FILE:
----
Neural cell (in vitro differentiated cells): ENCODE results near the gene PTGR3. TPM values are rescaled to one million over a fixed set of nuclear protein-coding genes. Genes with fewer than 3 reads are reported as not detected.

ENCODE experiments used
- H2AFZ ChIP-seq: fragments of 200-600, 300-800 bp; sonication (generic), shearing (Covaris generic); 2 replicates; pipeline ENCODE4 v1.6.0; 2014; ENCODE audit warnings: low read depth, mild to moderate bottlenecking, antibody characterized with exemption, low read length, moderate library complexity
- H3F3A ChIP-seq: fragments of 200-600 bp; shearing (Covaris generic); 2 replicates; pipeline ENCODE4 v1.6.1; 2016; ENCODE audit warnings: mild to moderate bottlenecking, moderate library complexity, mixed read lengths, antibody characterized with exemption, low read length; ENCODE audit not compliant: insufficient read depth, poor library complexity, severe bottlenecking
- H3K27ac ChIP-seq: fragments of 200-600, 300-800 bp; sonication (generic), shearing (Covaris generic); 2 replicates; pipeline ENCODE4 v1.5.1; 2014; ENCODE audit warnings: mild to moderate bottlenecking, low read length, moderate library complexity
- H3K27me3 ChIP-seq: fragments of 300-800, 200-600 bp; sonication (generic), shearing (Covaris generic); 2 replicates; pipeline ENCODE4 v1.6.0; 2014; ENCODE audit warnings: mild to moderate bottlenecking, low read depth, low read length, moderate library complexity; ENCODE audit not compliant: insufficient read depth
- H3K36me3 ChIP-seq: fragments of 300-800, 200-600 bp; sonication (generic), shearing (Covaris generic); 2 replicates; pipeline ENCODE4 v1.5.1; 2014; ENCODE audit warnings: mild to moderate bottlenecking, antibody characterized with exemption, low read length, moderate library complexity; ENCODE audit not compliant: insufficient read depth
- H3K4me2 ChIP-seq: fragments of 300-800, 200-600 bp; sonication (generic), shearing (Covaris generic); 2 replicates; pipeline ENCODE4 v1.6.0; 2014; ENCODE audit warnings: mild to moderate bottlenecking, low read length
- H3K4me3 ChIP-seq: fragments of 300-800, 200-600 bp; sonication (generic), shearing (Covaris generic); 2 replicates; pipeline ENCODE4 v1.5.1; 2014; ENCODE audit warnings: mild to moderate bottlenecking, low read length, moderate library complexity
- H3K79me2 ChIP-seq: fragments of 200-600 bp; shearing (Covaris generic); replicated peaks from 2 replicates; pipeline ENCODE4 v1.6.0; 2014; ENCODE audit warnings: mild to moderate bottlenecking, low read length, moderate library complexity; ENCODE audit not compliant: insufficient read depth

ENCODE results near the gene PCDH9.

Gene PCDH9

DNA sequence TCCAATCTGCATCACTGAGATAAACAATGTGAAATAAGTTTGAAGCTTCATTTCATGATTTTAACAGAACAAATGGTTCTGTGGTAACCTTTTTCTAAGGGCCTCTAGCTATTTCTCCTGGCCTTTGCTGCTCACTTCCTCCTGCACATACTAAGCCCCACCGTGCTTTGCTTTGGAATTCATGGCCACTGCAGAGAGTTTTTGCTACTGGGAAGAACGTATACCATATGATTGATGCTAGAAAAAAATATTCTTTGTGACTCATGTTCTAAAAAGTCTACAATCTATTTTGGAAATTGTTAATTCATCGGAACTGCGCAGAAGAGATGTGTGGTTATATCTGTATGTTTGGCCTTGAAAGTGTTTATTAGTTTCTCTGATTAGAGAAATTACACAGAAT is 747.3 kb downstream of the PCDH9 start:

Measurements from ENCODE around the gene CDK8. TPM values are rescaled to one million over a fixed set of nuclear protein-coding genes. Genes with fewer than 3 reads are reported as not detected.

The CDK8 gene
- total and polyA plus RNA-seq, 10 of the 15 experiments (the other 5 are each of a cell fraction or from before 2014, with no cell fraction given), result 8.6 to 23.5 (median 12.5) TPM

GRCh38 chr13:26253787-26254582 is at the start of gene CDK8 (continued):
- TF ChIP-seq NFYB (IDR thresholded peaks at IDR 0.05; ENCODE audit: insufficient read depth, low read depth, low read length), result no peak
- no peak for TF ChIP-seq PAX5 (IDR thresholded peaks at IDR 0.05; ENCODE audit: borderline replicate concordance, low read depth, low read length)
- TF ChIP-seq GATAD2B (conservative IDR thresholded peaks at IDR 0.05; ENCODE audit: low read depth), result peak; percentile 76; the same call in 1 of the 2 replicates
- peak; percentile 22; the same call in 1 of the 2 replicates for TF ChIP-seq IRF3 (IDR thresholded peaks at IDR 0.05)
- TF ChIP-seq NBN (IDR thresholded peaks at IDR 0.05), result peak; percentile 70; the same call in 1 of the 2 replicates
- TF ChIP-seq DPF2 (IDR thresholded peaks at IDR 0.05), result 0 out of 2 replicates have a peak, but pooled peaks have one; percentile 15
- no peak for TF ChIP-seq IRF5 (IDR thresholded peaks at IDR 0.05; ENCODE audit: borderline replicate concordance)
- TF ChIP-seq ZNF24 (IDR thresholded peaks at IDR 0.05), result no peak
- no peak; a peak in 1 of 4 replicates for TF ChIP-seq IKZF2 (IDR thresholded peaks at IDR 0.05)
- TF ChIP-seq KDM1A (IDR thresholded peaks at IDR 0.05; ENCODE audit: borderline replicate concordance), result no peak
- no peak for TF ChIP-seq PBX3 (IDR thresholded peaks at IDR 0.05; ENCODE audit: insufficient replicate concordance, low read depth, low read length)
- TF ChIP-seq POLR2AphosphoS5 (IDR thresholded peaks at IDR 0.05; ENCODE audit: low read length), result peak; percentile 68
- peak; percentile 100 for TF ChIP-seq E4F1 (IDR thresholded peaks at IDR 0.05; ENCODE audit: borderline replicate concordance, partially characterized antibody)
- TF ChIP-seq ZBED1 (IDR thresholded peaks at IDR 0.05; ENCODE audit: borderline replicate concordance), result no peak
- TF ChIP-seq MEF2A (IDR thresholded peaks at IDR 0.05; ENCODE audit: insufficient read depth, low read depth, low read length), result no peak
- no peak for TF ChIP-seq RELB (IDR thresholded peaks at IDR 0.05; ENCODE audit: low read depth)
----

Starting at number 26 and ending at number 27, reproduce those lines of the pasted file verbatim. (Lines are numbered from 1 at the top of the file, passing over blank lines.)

- no peak; a peak in 1 of 4 replicates for TF ChIP-seq IKZF2 (IDR thresholded peaks at IDR 0.05)
- TF ChIP-seq KDM1A (IDR thresholded peaks at IDR 0.05; ENCODE audit: borderline replicate concordance), result no peak